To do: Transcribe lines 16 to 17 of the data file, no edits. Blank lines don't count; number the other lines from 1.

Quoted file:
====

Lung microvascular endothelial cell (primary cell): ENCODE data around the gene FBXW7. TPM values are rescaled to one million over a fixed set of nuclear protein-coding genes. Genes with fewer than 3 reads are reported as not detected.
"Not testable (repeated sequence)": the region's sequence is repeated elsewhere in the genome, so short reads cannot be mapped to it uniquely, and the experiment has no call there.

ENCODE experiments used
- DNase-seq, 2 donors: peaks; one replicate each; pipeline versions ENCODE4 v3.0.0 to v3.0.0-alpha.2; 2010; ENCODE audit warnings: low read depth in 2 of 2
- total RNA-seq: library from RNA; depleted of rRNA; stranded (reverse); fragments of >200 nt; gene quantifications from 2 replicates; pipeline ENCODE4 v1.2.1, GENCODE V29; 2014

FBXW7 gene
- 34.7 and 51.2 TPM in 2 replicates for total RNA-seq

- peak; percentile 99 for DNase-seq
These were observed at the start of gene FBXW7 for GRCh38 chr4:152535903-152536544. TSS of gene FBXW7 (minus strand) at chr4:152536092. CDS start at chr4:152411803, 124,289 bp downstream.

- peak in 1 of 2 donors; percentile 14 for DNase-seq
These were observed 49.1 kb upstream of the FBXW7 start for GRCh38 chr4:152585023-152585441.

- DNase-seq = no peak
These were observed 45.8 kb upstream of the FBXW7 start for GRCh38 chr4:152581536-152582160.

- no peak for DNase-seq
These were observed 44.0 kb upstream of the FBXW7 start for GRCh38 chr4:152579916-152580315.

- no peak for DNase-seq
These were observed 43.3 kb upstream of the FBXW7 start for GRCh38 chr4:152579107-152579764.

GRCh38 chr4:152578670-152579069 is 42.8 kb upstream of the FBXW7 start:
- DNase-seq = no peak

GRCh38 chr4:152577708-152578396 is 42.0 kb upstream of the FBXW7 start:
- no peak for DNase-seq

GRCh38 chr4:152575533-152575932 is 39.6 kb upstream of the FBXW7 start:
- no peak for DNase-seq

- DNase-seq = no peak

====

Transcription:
- no peak for DNase-seq
These were observed 43.3 kb upstream of the FBXW7 start for GRCh38 chr4:152579107-152579764.